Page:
If investors cannot find clear distinctions between the companies in a manager’s portfolio that are financed with more highly leveraged unitranche loans and those financed at lower leverage, further investigation is warranted. 

3. Is the yield commensurate with the risk? 

The additional risk associated with a unitranche loan due to higher leverage should correspond to a higher yield. But how much is enough? It is important to understand how this risk is priced and how a manager factors potential incremental loss factors into the yield. 

Historically, the loan proceeds in excess of the amount a traditional senior loan would provide carries a coupon similar to a mezzanine loan. The unitranche pricing would approximate the weighted average of the straight senior and mezzanine loan pricing.

The recent push to deploy capital has created a new paradigm that has often driven the blended pricing down to reflect second-lien pricing on the incremental loan proceeds, rather than mezzanine pricing.

This may make sense if unitranche leverage is materially below that of a traditional mezzanine loan. But at higher leverage, especially if a lender holds a last-out position in the AAL, it is fair to expect transaction pricing closer to mezzanine given that the risk is comparable. 

4. How do you compare loss and default rates on unitranche to straight senior loans? 

Unitranche loans are still a fairly new product and their performance relative to traditional senior loans has not been fully evaluated through a credit cycle. Moreover, the more complicated terms now appearing in AALs have not been widely tested in bankruptcy or significant workout situations. Accordingly, default and loss expectations are more difficult to estimate. 

As the number of lenders in a unitranche transaction increases, so does the potential for consensus risk and other alignment issues if a company runs into financial difficulties that require restructuring or liquidation. How will this play out? Only time will tell.

5. If you have multiple investment vehicles, do funds with different strategies invest in different parts of the same deal?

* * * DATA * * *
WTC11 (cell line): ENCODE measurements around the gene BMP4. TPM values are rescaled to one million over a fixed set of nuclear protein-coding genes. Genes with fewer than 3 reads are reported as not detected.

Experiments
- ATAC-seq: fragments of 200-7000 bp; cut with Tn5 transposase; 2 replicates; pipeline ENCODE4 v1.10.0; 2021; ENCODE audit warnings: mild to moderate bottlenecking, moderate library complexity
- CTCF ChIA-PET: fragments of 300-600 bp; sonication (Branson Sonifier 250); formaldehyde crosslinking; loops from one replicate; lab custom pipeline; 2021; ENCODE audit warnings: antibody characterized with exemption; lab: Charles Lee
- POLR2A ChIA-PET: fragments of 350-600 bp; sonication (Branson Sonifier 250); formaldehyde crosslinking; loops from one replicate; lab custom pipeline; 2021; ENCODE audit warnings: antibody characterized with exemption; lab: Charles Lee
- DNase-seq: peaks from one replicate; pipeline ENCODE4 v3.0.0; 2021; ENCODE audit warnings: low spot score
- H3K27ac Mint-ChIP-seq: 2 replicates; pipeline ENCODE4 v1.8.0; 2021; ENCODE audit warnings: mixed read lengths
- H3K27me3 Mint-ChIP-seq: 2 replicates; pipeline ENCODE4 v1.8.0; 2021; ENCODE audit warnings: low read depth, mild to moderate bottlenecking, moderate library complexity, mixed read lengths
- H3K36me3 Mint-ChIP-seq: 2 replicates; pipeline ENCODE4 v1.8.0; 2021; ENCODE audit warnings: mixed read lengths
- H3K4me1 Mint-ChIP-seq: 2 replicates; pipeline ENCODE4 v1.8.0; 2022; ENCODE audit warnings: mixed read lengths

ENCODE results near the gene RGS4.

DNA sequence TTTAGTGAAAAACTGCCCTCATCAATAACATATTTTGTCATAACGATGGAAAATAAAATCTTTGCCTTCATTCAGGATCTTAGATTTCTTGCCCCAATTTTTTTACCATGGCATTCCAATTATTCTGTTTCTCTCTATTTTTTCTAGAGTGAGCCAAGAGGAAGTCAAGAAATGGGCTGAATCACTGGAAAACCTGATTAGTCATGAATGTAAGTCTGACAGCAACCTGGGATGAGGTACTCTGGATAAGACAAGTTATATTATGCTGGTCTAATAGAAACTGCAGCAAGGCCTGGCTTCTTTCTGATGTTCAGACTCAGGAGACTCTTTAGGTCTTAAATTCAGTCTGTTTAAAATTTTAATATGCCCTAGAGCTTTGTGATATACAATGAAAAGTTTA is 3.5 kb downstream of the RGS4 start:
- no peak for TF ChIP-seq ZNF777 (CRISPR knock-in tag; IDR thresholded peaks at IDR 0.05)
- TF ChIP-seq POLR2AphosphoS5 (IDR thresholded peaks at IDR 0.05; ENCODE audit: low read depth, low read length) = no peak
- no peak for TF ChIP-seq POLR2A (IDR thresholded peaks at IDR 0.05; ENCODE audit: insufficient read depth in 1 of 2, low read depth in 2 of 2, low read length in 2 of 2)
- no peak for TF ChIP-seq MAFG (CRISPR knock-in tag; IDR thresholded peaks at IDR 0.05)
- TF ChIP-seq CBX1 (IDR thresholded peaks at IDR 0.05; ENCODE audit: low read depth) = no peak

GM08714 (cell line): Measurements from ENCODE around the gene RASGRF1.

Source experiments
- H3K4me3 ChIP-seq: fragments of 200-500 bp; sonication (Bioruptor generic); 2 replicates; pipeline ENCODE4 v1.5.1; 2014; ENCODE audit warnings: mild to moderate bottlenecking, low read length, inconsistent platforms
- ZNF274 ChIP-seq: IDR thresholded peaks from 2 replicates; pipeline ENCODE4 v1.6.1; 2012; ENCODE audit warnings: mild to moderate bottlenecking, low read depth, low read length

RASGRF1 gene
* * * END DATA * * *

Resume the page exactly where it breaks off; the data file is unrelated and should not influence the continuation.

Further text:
Here’s why this is important: Consider a unitranche loan consisting of a $50 million first-out loan that is allocated to one fund and a $30 million last-out loan that is allocated to another. If a workout occurs and the highest current committed settlement offer is for $50 million, the manager must decide to either accept the offer or reject it and continue the workout process. Accepting the offer would be to the detriment of the last-out loan holder, which would not receive any proceeds from the workout. Rejecting the offer introduces further uncertainty, because continuing the process could result in a higher or lower recovery.

Understanding this dynamic is critical to evaluating the potential for divergent outcomes in a workout situation.


Unitranche has proven to be a viable product with staying power. Its complexity has increased, but none of the issues identified here should dissuade investors from exploring unitranche as they consider opportunities in U.S. mid-market private credit. 

Yet accepting at face value that all unitranche loans are created equal is inherently flawed. Successfully taking advantage of unitranche’s potential for greater yield requires actively exploring how the loans are structured, priced, documented and managed. Asking probing questions is the key to understanding the true risks and rewards of unitranche – and making an informed investment.

Kelli O’Connell leads NXT Capital’s Asset Management group and Joseph Lazewski is the senior credit officer for NXT’s Corporate Finance Group.

NXT Capital offers investors proprietary access to directly originated US mid-market first-lien senior secured and unitranche loans through a variety of separately managed accounts, funds and CLOs.

This article is sponsored by NXT Capital. It appeared in the May 2016 issue of Private Debt Investor.